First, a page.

· Hello Brian, welcome to IS HISTORY THE AGREED UPON LIE. Your essay made me surf a bit around the internet and look into the Mountbatten name. Can you tell our guests what COLORADO MANDALA is book about?
Colorado Mandala is the story of three people, Michael, Sarah and Paul, who in the seventies love and support each other. Michael is a former Green Beret who has returned from Viet Nam having experienced horrible and vivid sights that have done permanent damage. He loves Sarah but knows he can never make her happy so he encourages Paul to step in and take his place: A strange idea, and one that he is compelled to simultaneously both pursue and try to stop. The book is a romantic adventure set inside a wild and free country and era that is now gone forever.
· What an interesting premise. Did you live through the seventies? Did that inspire you to write this story ?
I was in the writing program at Emerson college in the seventies and my own experiences at that time of meeting and interviewing returning Veterans led me to want to portray them, and honor their courage and suffering. There was a great divide at that time between the young and old over the war and civil rights and this division was called the “generation gap”. It was a period of both social turmoil and social growth. The soldier and the hippie were also often at odds, but had a mutual love for our country even though they were on different sides of the question of America’s participation in the Viet Nam war. Since Michael was a soldier and Paul was a hippie I wanted to show that these two groups could also meet and form a deep and abiding friendship.
This is fascinating. I think this is a great spot to share the book trailer with our guests
· Describe your writing in three words.
Descriptive, inspirational and romantic.
· Do you have specific techniques you use to develop the plot and stay on track?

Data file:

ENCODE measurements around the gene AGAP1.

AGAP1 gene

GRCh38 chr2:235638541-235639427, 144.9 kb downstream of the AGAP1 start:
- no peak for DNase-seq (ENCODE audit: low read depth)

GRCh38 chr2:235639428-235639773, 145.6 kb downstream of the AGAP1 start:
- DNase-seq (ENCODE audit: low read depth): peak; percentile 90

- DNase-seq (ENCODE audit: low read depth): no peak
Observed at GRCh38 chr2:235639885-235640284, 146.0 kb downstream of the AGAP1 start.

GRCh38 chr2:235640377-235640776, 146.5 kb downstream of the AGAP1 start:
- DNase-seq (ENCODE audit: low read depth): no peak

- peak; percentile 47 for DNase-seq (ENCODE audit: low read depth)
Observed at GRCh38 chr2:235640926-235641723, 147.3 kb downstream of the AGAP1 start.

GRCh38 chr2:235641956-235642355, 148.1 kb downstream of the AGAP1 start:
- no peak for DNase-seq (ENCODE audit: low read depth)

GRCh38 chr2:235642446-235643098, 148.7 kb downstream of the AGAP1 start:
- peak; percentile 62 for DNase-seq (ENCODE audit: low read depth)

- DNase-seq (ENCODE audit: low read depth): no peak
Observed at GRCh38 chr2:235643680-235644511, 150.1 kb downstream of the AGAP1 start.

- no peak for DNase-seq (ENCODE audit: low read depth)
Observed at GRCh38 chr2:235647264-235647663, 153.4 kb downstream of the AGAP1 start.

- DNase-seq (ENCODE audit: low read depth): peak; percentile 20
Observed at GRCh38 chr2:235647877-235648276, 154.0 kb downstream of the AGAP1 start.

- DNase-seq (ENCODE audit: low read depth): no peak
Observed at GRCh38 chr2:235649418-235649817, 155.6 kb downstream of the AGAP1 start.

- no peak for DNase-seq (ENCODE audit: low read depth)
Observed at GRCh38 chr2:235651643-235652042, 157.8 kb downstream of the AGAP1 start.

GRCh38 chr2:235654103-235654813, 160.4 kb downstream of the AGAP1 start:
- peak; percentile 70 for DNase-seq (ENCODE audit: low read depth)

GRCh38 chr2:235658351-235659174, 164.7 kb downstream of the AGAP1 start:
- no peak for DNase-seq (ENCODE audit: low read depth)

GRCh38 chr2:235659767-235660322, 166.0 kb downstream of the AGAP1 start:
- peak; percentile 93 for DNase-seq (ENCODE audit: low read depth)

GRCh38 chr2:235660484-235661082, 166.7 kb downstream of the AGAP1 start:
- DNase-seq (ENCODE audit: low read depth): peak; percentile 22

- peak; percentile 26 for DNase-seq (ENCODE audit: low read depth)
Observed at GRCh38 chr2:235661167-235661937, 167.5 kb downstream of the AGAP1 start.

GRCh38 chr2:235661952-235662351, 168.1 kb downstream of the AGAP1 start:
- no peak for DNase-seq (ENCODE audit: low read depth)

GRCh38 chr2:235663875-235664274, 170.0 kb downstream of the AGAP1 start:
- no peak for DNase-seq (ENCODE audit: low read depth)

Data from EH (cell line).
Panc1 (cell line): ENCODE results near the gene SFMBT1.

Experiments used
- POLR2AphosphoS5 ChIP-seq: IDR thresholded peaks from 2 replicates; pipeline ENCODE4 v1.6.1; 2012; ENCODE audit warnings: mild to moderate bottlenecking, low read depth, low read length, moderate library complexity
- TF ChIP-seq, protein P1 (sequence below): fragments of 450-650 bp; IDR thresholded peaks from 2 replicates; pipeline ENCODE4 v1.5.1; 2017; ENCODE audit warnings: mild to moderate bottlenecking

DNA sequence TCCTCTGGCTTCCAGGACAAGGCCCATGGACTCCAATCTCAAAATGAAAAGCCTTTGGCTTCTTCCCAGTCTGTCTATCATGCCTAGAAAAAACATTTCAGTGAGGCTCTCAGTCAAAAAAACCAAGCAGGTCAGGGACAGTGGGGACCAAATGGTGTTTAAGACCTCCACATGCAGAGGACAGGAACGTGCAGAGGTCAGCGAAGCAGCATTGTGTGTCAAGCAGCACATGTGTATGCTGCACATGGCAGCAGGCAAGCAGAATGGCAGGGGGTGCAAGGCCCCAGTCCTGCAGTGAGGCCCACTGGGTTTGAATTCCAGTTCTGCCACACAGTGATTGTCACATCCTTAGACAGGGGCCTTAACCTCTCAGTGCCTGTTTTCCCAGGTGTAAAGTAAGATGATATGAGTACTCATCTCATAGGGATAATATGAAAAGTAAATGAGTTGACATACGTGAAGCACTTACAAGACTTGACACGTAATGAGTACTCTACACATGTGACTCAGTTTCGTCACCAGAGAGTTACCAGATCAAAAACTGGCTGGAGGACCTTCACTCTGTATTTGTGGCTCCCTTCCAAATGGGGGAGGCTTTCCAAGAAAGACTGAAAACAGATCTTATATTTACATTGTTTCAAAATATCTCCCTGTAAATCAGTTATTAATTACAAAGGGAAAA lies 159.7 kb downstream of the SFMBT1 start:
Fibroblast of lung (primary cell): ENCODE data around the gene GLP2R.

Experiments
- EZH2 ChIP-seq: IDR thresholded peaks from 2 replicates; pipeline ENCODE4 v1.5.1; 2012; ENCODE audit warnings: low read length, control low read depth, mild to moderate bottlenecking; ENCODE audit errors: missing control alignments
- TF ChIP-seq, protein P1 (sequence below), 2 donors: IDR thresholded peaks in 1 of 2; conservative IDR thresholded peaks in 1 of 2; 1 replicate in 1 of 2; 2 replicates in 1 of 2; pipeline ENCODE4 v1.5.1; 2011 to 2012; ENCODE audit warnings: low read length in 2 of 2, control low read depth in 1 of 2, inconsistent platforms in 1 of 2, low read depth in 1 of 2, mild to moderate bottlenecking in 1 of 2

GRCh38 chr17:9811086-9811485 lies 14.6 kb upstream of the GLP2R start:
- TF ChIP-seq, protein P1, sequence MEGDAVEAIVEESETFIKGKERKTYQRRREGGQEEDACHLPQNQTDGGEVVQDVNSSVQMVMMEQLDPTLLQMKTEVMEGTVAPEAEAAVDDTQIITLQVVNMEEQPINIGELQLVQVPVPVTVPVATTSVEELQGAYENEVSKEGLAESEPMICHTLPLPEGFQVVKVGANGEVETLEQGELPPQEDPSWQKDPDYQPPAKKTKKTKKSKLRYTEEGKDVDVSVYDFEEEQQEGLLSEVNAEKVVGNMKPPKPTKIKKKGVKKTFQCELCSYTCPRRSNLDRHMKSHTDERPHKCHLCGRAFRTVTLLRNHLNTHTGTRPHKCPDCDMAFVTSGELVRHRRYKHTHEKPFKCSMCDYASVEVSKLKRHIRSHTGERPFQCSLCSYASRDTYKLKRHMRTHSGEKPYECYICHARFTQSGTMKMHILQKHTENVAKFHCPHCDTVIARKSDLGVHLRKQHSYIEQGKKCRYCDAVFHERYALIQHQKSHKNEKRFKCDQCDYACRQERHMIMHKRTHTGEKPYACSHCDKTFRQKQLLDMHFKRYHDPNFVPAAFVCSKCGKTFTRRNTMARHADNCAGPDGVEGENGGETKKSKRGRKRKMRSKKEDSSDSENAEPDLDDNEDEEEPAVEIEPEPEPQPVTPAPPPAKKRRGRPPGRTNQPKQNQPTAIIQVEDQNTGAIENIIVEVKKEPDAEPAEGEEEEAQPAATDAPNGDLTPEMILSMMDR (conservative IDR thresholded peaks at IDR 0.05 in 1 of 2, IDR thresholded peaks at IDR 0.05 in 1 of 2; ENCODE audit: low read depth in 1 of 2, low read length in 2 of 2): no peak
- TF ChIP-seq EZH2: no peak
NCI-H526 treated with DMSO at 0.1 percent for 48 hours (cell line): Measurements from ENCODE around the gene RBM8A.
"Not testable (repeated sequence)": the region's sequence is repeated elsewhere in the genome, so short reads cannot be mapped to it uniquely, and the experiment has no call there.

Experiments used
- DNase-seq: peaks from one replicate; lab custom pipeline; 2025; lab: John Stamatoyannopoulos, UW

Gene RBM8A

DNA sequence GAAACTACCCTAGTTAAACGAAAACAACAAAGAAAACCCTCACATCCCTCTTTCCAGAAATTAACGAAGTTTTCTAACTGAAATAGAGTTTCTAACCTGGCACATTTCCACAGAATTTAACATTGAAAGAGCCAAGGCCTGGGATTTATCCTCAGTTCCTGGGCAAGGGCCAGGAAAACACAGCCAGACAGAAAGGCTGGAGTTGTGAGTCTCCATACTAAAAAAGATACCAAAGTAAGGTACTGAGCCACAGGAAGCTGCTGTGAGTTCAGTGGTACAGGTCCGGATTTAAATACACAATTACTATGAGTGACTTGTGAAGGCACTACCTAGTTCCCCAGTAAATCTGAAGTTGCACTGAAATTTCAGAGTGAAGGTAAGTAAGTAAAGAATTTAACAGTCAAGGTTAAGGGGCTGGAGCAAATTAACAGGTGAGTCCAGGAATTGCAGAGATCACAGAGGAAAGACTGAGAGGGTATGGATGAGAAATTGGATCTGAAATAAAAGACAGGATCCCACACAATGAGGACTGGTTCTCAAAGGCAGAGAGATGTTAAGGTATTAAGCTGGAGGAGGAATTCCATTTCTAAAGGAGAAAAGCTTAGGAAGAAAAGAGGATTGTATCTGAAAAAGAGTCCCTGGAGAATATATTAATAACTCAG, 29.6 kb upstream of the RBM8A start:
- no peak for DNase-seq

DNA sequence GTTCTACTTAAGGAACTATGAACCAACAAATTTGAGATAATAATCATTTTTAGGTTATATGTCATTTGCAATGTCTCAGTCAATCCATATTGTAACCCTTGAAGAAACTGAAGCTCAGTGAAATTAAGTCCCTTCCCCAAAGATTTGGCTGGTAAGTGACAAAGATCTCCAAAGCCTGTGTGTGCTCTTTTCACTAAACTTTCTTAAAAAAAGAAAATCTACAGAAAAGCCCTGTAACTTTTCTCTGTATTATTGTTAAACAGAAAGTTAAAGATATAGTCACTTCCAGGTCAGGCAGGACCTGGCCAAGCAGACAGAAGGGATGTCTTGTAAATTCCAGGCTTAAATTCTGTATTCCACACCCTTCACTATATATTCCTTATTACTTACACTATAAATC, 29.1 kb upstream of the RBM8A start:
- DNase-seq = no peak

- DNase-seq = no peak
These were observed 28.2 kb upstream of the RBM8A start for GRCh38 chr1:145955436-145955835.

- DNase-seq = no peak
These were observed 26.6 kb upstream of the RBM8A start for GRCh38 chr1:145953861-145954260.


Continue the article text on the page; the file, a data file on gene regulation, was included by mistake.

Writing for me is done in my subconscious. I plant an idea down there in the dark and let it stew below the conscious level until a plan emerges. Then I start to write. By that time I have a general idea of where I am going but spontaneity plays a dynamic role in what actually happens on the page. It is like weaving. Pulling together threads of plot and people until a garment begins to become recognizable as a tale. My characters are portrayed as well as I possibly can do it and then they inform the reader by what they do and say. I let the characters tell the story. The place is also key as the setting should be like another character in the book supporting the plot with visuals that relate to the underlying story. It is all a “who, what, where” type of thing that eventually gels into a solid and intriguing story.
· Are your characters in the book based on anyone you knew in that era?
Yes. The characters in Colorado Mandala are all based on real people whom I knew and loved at the time. They lived and breathed and suffered and cared for each other, and I watched them and remembered and tried my hardest to make them come as alive as they were to me at the time. But, oddly, they are also distinct and separate parts of my own psyche and each one represents a side of my own personality.
· Was there any research involved in your work?
Yes, in the seventies I hitchhiked all over America interviewing returning Veterans. Many were defensive and would only communicate with other Veterans, but I always took my time and after getting an introduction to them I would patiently wait to see if they would open up and trust me with their stories. There was no Post Traumatic Stress Disorder diagnosis at that time so people just thought these guys were anti-social or worse. The truth is they had seen too much horror and mayhem and it had made them loners. Now we know they had been damaged and had acquired PTSD in combat but then they were just guys who seemed withdrawn and sad. I too have PTSD so I could relate to them very directly and I think they sensed that. I started to write the book back then and finished it, but then put it aside for 35 years until last spring when I found it and began to revise it. Whatever wisdom I had acquired in the interim, and my knowledge of PTSD as someone who suffers from it went in to the book as it is now.
· What authors inspire or influence your work?
I know he has become a kind of hyper-masculine cliché but the writing of Ernest Hemingway is still the best English prose around. The stark beauty of his descriptions and the fierce insight into humanity that he had never ceases to amaze me. F. Scott Fitzgerald also taught me how to capture a wonderful sense of the power of love and romance and how necessary it was to humanity. So I guess you could say I learned how to write action from Hemingway and romance from Fitzgerald. Whatever is left…came from me.
· Do you need visual media to describe people or places? Some authors use pictures out of magazines or other media.